Grand Bahama Chamber of Commerce (GBCC) Second Vice-president Chris Lowe [member of the Rotary Club of Freeport] is urging all licensees of the Port Authority to seriously pursue their rights as it relates to the Hawksbill Creek Agreement (HCA), and form a licensee association to help them forge the way forward.

By LISA S. KING, Freeport News Reporter

Speaking to members of the Grand Bahama Sunrise Rotary Club during their meeting on Wednesday, Mr. Lowe said provisions are in place for a change to be made to the Hawksbill Creek Agreement with the consent of licensees of the Port Authority.

He explained that the Agreement having been in existence for the last 50 years, is now at the halfway point of its life which is defined as ending in 2054. He stressed that with respect to bond, licensees must get involved as changes cannot be made without them.

Mr. Lowe said to this end, the GBCC has been in discussion with the Port Authority, the Ministry of Finance and Bahamas Customs since late last year, with a view of understanding each respective body's perspective and needs, while preserving and maybe improving the function of the HCA for the benefit of Grand Bahama as a whole.

"We need to form the licensees association to properly ratify and enact any mutually agreed upon changes. This is one of the major initiatives of the Chamber of Commerce," Mr. Lowe said. "And, I also believe that the licensees association can and will be formed under the auspices of the Chamber of Commerce and be spun off unto itself to work in the future with the Chamber."

Mr. Lowe explained that the HCA is an agreement between the Government of The Bahamas, the Grand Bahama Port Authority and the Licensees of the Port Authority. He added that the HCA says amongst other things, what can be done in Freeport by Port Authority licensees that cannot be done elsewhere in The Bahamas.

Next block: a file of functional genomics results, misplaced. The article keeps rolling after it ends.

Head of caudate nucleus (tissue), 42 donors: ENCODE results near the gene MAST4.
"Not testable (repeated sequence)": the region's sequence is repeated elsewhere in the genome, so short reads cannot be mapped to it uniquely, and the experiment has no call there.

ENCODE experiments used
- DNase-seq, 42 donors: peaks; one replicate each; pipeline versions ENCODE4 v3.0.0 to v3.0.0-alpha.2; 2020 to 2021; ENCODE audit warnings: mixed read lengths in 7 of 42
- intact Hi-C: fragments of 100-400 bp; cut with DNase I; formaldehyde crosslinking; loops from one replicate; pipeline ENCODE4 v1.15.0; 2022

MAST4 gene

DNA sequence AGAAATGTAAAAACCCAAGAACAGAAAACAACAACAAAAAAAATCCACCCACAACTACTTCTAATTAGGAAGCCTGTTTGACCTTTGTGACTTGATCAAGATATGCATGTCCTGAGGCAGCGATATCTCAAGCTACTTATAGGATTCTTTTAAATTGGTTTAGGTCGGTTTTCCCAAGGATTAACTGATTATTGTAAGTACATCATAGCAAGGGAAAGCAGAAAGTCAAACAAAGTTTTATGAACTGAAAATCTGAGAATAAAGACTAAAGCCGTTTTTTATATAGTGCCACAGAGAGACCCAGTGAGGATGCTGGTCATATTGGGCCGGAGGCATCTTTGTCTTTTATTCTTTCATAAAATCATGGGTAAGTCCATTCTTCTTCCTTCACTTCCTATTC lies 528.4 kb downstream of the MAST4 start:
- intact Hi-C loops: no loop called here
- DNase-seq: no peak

He said he encourages licensees who have not done so, to obtain copies of the HCA, the Customs Management Act (CMA) and the Guide to the HCA. He noted that the Guide to the HCA, while written to instruct how things would be done procedurally in the port area, and while written jointly by the Port Authority and the Government of The Bahamas, was never enacted into law.

"While the practice of the licensees may have started out operating under the guidelines of the guide, we have since drifted or evolved into some practices of today that are not written anywhere. Over the counter bonded sale being one in particular," he said.

"Hence the confusion and periodic disruption that occurs when the opinions conflict and 'unofficial' rules change."

Mr. Lowe said the Customs Management Act is the rule of law for the practices of Bahamas Customs and details how the Tariff Act is to be applied throughout the entire Bahamas.

He added that the Customs Management Act is very specific in its procedures, allowances and penalties and even the powers granted and available to the comptroller of Customs are specified in the event that fraud concerning the Tariff Act is suspected.

"Again I urge all licensees to become familiar with these documents as they will help to forge the way forward," he said.

"I also urge every licensee to join and support the Chamber so you can voice your opinion and be a part of the continuing evolvement of the HCA."